It’s hard to look at a page or listen to an industry conversation these days without seeing or hearing the words “cross-platform,” which also masquerade as “multiplatform” and, sometimes, “bundle 2.0.”
If you’re in the business of sending video, information and phone calls, over wires, to an expanding hodgepodge of devices in people’s homes — which anyone reading this magazine assuredly is — then you’re probably spending a bigger portion of your strategic time pondering how to mix and match those services.
This week’s translation aims to point out some of the bumps in the road to cross-platform services.
Because video is the granddaddy of the business and the Holy Grail of home entertainment, it probably makes sense to start the cross-platform discussion at the three types of screens found in people’s homes: Big, medium, and small.
THE THREE SCREENS
The big screen is that sleek, flat, high-definition beauty, hanging on the wall. Early on, HD screens were mostly used for viewing DVDs. Then came linear TV channels (there are 12 where I live) and a growing roster of HD on-demand shows.
Through the prism of cross-platform, HD screens are the focal point for bringing high-quality, protected video in from the Internet, or for showing a family’s home pictures and movies. Also on the idea list: Reading and deleting your e-mail; hearing and deleting your voice mail.
The medium screen, generally speaking, is the one near the main PC. The cross-platform view: Bringing in linear, broadcast-TV lineups, not unlike what’s already playing on the big screen. Or, building personalized playlists of viewable stuff, which get pushed over to the HDTV for you to pick from, the next time you’re watching that screen.
And there’s the small screen — the cellphone, media player, PDA. Cross-platform for the little screen means finding ways to attach it to the home network (wired or wireless), so that video shows can safely be loaded into it.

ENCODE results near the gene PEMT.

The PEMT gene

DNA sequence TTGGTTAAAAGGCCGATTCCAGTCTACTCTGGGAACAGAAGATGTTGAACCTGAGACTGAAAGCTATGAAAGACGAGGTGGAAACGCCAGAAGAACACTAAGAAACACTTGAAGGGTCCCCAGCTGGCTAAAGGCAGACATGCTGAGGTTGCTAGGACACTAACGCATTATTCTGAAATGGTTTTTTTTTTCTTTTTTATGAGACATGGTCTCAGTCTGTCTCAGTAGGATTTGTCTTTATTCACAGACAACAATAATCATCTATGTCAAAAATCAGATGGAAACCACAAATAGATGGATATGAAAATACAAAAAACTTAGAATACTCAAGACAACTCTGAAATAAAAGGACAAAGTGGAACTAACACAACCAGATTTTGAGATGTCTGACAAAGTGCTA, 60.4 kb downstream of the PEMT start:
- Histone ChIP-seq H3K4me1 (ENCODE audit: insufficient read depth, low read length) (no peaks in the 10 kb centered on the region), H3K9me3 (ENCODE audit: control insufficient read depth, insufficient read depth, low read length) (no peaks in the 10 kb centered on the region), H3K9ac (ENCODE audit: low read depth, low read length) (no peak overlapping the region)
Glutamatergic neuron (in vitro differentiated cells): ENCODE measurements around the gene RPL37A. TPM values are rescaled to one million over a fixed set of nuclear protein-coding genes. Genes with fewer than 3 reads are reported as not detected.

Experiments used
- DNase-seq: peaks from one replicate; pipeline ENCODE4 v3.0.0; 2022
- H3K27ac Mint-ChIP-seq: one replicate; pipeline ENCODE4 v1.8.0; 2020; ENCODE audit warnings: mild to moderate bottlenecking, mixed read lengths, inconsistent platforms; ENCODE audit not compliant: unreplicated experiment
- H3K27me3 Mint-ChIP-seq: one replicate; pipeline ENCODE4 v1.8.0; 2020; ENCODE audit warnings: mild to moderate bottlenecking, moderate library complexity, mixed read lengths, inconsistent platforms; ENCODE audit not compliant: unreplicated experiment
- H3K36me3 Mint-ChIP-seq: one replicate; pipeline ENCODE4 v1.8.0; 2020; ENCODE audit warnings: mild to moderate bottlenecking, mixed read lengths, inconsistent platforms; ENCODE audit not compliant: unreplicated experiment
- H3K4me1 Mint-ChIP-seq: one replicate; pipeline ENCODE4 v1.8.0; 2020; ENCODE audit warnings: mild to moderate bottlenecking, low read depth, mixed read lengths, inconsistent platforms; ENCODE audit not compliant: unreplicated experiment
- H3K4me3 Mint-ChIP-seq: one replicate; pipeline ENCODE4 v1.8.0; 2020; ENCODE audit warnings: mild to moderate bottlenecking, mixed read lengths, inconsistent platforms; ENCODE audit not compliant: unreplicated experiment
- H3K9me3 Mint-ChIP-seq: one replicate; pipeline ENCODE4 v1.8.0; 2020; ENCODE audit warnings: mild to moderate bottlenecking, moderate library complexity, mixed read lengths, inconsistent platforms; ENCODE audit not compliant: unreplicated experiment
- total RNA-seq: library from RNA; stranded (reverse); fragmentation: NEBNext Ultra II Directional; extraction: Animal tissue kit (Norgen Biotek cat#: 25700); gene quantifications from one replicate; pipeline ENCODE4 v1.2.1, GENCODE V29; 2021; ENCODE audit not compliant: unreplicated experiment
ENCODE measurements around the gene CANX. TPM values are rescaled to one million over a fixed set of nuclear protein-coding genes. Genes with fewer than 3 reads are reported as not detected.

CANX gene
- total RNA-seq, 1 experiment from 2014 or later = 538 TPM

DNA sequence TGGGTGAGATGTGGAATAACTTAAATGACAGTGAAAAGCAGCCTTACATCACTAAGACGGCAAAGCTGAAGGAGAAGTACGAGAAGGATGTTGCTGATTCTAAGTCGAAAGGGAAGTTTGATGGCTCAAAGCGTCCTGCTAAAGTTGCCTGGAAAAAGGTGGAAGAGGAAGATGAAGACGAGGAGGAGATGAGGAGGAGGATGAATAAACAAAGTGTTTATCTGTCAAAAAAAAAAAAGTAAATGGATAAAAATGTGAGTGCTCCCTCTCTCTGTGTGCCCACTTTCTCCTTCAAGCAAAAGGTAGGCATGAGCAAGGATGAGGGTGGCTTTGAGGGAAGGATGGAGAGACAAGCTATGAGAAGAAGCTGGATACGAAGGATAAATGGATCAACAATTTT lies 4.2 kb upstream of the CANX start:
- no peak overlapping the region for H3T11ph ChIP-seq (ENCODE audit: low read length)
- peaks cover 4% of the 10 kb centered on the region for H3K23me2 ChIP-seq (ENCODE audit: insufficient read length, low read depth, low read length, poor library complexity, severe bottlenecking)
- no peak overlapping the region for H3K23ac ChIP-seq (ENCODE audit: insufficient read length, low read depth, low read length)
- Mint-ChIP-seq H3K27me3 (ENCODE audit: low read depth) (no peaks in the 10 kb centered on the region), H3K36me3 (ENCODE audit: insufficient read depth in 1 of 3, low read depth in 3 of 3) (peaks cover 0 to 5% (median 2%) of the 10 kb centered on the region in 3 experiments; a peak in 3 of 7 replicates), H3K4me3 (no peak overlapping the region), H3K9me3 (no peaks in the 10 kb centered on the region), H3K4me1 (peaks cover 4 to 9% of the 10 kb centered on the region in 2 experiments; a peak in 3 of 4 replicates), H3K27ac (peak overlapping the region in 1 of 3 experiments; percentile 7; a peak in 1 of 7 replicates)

Some cross-platform issues tend to transcend all three screens: Keeping copyrighted material safe from piracy. Making sure the user interface is easy to use and reasonably common (marketing people say “branded”), across all navigable screens.
But while a traditional cable subscription services a household, with cross-platform activities, attention must be paid to the individuals in the house — and their devices. (In tech lingo, that last one goes by “service and device provisioning.”)
A decade or two ago, cable tech people generally clumped into three areas: Headend people, plant people, set-top people.
These days, and as it relates to cross-platform, the tech community is considerably more slivered. Headend, plant and set-top people still exist, in a very relevant way — but they’re joined by the digital video people, the broadband and Internet Protocol people, and the wireless people. And let us not forget the behind-the-scenes souls working on the mind-bending maw of software and back-office integration.
Historically, telcos build good specialists and cable companies build good generalists. Cross-platform craves cross-silo people: Specialized-generalists, generalized-specialists.
Within each service silo, technology suppliers continue to advance their products. The perceptive among them see growth in cross-platform. Result: Within each silo, technology is flourishing — at a predictably Internet-ish rate.
Traditional video suppliers are working it from the switch and the set-top.
Broadband and IP-side suppliers see the relative speed of their world as the faster and superior way to co-mingle services.
Wireless people hold up SIP (Session Initiation Protocol) and IMS (IP Multimedia Subsystem) as a way to solve cross-platform everything.
On every screen, it’s safe to say that technology is moving faster than business decisions can keep up.
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